By Jim Miklaszewski, NBC News chief Pentagon correspondent, and Robert Windrem, NBC News investigative producer for special projects
The U.S. Navy Seals who killed Osama bin Laden recovered a number of the former al-Qaida leader’s journals at the Pakistan compound where he was hiding, but they were forced to leave behind detailed logs of bin Laden and al-Qaida activity that the Pakistanis have not yet shared, senior U.S. officials told NBC News on Wednesday.
It was not clear how much material was left behind when the Seals evacuated the compound in Abbottabad on May 1, but senior U.S. military officials, speaking on condition of anonymity, said it could have been a substantial amount.
Senior U.S. intelligence officials, also speaking on condition of anonymity, described the journals that were retrieved by the Seals as showing that bin Laden was active in planning al-Qaida operations.
"It shows he had a clear focus on attacking the United States, and a clear interest in how he might be able to insert operatives into the United States without alerting authorities,” one said.
In a previous Open Channel post, another U.S. intelligence official described the journals as showing that bin Laden was “fully engaged to carry out other 9-11 attacks.”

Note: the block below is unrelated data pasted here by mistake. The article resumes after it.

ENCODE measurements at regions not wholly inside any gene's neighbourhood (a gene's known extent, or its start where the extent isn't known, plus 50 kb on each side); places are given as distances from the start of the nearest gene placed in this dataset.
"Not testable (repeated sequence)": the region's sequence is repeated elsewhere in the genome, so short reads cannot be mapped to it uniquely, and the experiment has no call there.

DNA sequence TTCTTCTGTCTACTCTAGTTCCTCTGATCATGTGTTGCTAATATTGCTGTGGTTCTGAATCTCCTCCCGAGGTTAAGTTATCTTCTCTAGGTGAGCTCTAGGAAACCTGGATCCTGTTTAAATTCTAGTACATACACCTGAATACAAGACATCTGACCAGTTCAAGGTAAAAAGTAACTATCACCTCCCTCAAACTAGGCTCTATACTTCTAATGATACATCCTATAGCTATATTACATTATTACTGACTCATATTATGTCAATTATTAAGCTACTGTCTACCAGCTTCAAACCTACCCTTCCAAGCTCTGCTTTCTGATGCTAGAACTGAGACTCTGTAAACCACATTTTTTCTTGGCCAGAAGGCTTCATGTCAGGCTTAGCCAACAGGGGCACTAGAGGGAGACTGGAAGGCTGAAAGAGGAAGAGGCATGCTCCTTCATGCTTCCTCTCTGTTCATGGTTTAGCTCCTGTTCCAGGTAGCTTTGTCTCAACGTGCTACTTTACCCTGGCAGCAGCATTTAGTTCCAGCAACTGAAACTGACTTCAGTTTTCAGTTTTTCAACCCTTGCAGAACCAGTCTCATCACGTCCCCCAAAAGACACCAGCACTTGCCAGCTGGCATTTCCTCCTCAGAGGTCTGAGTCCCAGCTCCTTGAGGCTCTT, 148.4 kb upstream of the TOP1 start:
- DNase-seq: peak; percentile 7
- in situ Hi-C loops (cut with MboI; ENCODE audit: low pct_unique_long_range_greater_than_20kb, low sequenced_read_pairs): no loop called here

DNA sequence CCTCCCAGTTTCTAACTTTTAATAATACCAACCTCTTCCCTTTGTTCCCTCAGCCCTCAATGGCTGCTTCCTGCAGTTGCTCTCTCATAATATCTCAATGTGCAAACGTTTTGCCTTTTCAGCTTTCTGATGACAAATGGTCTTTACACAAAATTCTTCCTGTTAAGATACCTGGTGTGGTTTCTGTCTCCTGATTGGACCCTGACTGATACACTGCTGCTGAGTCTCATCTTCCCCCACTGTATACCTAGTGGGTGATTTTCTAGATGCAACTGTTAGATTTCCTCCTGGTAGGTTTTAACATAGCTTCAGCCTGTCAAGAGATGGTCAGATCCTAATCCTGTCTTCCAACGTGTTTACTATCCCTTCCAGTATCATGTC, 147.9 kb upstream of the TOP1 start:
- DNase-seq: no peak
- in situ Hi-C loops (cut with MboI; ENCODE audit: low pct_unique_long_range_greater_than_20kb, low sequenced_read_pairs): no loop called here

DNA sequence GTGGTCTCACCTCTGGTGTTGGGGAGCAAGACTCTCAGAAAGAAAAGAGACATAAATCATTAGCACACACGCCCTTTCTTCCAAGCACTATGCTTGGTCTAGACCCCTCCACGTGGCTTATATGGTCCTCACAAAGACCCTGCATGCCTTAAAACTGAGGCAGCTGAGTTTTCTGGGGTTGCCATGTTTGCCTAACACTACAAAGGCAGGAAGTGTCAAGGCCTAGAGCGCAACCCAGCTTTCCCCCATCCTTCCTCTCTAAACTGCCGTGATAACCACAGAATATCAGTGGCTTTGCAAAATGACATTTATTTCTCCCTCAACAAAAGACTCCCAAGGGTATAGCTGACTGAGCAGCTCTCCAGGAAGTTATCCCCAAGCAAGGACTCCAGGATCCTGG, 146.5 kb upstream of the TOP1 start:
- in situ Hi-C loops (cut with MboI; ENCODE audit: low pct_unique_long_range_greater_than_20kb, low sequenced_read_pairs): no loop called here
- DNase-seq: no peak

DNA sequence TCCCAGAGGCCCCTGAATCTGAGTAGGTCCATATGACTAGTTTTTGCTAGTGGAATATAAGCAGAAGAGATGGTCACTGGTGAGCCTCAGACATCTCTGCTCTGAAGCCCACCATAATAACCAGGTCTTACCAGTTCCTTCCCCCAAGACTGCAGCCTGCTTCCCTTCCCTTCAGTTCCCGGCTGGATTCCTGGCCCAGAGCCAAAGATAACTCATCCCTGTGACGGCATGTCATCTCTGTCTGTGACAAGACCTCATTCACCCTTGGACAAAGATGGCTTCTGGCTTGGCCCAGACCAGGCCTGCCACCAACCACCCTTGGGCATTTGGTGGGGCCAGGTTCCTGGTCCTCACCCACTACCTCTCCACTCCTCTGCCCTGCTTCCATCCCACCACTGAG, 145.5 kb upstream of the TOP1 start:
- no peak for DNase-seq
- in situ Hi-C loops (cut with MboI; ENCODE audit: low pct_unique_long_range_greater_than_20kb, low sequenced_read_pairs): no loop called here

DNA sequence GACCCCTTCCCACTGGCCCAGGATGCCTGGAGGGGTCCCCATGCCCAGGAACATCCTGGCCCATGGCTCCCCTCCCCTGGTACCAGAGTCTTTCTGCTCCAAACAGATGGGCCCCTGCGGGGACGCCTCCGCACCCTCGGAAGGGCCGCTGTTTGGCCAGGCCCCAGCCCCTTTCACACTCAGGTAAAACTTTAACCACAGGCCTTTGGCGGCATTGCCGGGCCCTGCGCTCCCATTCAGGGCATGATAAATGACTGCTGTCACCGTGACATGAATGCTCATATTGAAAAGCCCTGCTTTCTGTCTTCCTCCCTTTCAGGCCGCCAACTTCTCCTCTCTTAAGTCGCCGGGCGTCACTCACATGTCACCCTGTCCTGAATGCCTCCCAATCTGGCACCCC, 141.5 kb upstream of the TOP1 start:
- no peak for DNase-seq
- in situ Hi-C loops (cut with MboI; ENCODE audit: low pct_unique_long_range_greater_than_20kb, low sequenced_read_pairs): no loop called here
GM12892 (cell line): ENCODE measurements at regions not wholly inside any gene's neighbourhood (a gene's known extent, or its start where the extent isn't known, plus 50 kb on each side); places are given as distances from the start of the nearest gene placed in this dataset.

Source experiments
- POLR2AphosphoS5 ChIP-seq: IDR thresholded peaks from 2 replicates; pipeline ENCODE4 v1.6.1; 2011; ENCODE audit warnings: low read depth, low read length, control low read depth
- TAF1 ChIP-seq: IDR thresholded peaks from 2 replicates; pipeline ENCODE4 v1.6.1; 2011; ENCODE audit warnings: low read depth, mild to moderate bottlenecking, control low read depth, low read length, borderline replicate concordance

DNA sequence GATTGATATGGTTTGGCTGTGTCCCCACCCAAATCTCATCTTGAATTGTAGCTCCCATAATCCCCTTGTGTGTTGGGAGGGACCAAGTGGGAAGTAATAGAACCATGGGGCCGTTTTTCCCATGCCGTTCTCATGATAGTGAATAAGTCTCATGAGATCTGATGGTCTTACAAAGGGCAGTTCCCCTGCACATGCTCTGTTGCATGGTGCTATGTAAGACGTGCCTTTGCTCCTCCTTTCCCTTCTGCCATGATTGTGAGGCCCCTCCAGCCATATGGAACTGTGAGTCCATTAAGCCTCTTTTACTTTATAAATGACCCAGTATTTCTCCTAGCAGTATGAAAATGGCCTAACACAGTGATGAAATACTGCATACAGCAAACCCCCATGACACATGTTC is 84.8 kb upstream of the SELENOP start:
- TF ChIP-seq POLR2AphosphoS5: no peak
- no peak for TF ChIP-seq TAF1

The second official said the Seals als recovered correspondence between bin Laden and senior al-Qaida officials concerning ideas for attacks.
The official said the correspondence was both one-way -- directives for the other al-Qaida leaders and affiliates – and two-way -- responses to suggestions made by his subordinates.
In the correspondence, bin Laden would often discuss places he would like attacked, the best times to attack and even which personnel he thought would be best for particular jobs.
"He was always trying to refine his approach," said the official.
The official also said that bin Laden would correspond through a chain of command, that the messages would be sent via courier to the organization's No. 3, its operations director, most recently Abu Atia, a North African who took over a year ago when longtime bin Laden aide Sheikh Sayed was killed in a drone attack. Atia would then distribute the message using his own courier network, the official said.
The official said there was little if any material in the journals in which Bin Laden reflected on his role or his "meaning of life" other than some poetry.